Within the past couple of weeks, Jenna has tried many other helpful directing techniques. She has emphasized using a range of emotions, saying, “I believe that in dramatic scenes there is range to be explored in upset. Don’t make quick huge decisions, don’t go from 3 to 9, instead use your range.” This taught us all to take a look at certain moments and, instead of playing sad or angry, play the range. Try not to show the emotion and eventually this will allow the raw emotion to shine through. There is a certain depth in the calmness we gain from this method that allows the words to speak and communicate the core theme of the play.

Our cast and wonderful director:  Danielle ‘16, Emma ‘15, Sarah E. ‘16, Emily ‘16, Jenna ‘14, Elissa ‘16. Just missing our stage manager Sarah K. ‘16


Before moving on to discussing rehearsals, I want to take a moment to fondly reflect on audition weekend for the Red Door Play Festival. Though the dramatic readings of “Rocket Man” and “Bohemian Rhapsody” brought us much appreciated comic relief, I don’t think anything can top the mock audition of “The Confrontation” from Les Mis (yes, that’s a bag of flour)…

Moving on:

The rehearsal process for This Property is Condemned has been moving at an enjoyable trot. We’ve had one meeting and three rehearsals thus far, and I’m consistently impressed with the adaptability, buoyancy, and sheer talent of my actors.

Our first rehearsal was pretty character work intensive. We discussed the characters’ family histories, dispositions, and prior circumstances, and also did a lot of movement work. Some other exercises included Seeing/Being Seen, where you can’t break eye contact for several minutes; Value, where each character builds a mental shelf and selects the items of most significance to them for display; and snapping from their physical selves into their characters’ physicality and back. These basic exercises helped to lay the groundwork for their motivations and interactions within the play.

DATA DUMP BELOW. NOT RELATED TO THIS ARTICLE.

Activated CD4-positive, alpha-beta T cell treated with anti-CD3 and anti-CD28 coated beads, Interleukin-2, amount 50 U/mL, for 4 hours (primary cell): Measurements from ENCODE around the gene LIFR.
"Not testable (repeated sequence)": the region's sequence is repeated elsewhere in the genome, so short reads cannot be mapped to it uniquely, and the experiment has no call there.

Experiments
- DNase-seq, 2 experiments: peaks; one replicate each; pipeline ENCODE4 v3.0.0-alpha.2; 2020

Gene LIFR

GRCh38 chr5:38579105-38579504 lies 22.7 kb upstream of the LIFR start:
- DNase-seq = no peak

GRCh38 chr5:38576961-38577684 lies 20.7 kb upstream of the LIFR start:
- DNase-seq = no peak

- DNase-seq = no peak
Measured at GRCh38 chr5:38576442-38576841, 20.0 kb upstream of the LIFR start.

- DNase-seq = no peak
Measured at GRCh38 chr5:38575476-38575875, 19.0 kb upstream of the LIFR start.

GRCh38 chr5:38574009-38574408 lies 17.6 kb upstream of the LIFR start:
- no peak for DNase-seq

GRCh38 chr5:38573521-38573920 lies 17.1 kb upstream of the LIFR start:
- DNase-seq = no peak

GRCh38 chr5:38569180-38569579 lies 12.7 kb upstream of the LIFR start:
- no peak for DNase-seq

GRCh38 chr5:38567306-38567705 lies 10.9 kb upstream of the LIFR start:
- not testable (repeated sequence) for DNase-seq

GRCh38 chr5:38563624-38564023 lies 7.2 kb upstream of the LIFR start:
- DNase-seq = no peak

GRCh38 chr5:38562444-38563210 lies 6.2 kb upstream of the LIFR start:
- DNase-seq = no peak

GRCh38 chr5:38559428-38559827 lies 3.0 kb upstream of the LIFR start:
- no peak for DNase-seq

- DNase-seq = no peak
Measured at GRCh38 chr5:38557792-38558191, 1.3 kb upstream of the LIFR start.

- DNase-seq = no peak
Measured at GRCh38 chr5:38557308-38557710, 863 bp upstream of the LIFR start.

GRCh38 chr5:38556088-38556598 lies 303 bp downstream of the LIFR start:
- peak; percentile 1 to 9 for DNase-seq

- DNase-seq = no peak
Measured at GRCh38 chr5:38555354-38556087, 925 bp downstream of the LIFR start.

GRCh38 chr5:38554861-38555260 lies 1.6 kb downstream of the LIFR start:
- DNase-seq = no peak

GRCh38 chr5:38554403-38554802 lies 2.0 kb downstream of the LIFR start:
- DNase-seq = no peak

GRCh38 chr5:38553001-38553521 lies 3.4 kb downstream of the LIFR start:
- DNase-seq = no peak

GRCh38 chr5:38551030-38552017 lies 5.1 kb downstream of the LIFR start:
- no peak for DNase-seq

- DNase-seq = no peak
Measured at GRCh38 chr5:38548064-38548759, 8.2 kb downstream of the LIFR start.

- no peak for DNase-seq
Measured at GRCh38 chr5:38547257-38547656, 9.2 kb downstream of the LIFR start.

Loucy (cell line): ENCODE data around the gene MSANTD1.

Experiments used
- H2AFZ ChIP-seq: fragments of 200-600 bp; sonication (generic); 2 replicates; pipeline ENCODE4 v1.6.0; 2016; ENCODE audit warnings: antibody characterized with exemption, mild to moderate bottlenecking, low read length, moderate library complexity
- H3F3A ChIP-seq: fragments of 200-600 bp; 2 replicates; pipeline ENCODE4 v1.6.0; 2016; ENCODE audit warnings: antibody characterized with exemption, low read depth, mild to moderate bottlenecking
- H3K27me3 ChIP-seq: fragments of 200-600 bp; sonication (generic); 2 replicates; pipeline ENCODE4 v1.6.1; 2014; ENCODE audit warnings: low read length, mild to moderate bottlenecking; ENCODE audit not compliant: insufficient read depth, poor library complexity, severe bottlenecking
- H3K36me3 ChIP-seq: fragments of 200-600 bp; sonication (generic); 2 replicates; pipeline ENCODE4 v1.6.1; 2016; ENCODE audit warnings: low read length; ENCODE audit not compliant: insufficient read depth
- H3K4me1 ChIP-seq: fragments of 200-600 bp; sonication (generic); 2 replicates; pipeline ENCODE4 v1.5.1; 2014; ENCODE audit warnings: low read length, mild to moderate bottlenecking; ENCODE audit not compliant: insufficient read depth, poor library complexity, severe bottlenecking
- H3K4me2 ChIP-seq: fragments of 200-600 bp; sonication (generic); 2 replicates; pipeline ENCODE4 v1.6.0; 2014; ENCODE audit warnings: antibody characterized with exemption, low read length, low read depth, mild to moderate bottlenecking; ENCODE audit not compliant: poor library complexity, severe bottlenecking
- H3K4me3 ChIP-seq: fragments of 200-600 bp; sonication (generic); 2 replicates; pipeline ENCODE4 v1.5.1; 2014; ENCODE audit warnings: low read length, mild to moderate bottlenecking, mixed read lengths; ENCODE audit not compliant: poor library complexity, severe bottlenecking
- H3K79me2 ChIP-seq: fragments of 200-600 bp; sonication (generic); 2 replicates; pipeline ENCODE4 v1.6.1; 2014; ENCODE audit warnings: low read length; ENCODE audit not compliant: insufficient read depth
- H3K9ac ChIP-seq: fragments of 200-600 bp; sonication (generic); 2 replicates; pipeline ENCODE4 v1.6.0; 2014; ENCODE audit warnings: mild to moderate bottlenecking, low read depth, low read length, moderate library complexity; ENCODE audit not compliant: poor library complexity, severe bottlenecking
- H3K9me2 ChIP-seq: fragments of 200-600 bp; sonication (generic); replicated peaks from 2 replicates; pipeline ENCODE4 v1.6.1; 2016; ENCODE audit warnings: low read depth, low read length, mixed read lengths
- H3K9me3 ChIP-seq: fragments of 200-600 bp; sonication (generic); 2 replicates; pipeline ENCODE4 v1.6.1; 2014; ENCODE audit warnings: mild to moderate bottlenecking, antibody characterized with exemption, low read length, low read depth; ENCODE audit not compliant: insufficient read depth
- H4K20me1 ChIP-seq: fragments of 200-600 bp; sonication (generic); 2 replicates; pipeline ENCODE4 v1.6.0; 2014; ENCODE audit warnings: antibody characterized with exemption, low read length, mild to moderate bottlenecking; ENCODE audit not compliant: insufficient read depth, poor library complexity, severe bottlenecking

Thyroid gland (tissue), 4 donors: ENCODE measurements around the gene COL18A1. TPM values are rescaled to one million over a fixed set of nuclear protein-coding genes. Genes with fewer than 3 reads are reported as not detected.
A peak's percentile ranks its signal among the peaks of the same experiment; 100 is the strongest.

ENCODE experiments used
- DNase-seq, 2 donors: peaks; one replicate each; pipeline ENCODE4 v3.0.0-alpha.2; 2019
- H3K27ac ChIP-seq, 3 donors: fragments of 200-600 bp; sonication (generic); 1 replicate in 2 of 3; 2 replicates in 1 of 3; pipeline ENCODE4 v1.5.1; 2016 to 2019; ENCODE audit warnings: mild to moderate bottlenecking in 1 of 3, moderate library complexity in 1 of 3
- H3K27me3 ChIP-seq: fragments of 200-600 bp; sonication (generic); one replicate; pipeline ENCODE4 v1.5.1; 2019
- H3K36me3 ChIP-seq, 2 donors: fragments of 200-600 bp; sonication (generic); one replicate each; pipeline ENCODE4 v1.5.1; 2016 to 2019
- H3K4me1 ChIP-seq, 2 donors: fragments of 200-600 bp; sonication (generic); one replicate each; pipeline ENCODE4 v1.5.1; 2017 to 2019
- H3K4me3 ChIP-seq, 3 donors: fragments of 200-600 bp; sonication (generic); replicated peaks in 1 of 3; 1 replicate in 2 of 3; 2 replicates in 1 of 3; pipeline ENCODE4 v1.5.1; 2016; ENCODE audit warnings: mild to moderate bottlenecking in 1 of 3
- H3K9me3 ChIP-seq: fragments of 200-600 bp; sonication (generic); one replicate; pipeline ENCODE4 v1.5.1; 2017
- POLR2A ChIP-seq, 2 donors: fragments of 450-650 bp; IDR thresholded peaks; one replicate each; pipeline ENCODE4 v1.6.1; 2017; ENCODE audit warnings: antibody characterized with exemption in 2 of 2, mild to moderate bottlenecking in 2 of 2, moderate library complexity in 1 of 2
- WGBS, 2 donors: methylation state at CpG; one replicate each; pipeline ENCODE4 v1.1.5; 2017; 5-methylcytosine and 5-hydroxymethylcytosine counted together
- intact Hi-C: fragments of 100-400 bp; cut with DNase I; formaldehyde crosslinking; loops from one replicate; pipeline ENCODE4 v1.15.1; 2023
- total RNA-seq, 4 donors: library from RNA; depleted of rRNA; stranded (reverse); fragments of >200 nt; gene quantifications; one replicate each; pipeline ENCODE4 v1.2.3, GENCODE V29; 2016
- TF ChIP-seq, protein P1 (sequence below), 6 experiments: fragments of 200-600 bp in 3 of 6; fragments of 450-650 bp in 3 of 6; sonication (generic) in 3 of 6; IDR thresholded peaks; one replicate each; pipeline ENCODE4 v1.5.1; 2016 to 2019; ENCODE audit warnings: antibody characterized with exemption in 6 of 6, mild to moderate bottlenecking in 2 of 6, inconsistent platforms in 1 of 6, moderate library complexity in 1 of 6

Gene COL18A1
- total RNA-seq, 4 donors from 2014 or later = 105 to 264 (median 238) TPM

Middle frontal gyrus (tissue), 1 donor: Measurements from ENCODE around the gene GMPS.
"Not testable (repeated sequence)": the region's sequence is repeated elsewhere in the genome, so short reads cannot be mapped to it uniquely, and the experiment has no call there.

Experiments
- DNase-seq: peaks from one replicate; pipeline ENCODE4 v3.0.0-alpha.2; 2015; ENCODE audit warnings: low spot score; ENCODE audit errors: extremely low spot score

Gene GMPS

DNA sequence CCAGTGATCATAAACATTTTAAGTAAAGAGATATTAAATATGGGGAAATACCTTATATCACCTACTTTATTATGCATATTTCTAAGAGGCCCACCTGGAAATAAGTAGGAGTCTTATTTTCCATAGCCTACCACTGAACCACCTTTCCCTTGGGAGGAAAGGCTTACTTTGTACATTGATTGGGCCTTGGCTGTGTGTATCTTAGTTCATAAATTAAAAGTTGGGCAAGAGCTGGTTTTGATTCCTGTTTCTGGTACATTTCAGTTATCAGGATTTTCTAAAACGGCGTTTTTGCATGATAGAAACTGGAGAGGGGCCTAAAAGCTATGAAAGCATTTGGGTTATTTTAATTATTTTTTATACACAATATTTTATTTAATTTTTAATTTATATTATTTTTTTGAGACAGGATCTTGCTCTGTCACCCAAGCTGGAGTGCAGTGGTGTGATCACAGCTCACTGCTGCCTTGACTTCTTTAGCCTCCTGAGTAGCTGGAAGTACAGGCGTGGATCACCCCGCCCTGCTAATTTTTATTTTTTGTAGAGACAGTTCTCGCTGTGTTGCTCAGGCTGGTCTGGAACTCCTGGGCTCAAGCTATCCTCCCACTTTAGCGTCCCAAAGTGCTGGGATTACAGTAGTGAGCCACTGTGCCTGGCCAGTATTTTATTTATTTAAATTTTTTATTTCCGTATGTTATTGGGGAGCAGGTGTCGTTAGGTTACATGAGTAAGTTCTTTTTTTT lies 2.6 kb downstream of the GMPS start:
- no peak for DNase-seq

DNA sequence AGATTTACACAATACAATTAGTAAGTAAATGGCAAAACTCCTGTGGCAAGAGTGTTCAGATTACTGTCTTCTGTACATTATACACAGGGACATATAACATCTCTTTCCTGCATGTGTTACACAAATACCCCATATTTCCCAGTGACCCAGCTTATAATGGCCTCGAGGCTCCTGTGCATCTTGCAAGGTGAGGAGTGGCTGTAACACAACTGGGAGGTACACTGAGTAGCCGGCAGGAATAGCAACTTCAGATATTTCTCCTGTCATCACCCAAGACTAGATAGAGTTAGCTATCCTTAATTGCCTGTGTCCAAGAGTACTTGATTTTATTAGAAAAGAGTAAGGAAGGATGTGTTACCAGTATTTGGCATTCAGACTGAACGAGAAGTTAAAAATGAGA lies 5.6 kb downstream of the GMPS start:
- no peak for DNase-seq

The following two rehearsals boasted many read-throughs and runs, trying out different beats and blocking while gaining character depth. We also took a “field trip” to Red Door —the space where the play will be performed. Below are a few snaps from our most recent rehearsal. 20 days until opening, and the show is looking very promising!




Hey there, blogosphere! Emma Adams here. I’m stoked to be back blogging for Muhlenberg Theatre & Dance this semester.

After co-directing Why Cupid Came to Earl’s Court for the Red Door Play Festival (RDPF) in the fall, I’m flying solo, directing Tennessee Williams’ This Property is Condemned for the RDPF this spring. I’m also stoked to be directing senior Jeremy Russial’s play Restroom Rehearsal for the New Play Reading Series (NPRS).

This past weekend was filled with many hours of watching many extremely talented people audition for NPRS, and the weekend before was spent doing the same for RDPF. Though you might not think it, I’m finding that auditions are by far the most stressful part of a production process for directors. There were five of us who’ll be directing for both, and we bonded over lack of sleep, five-minute meals, and difficult decisions… But I wouldn’t have changed a minute of it. Finally, eight days later, all the shows are cast, schedules are coming together, and rehearsals are commencing.

My first cast meeting/mini-rehearsal took place this evening, with my two-person Condemned cast and stage manager. After introducing relevant music from the time period (1940s) and giving each of the actors a pile of printed resources on character development, we had a discussion and quick read-through of the play. Honestly, it was one of the best first readings I’ve ever heard and I think the show is bursting with potential. I’m greatly anticipating our first real rehearsal on Wednesday!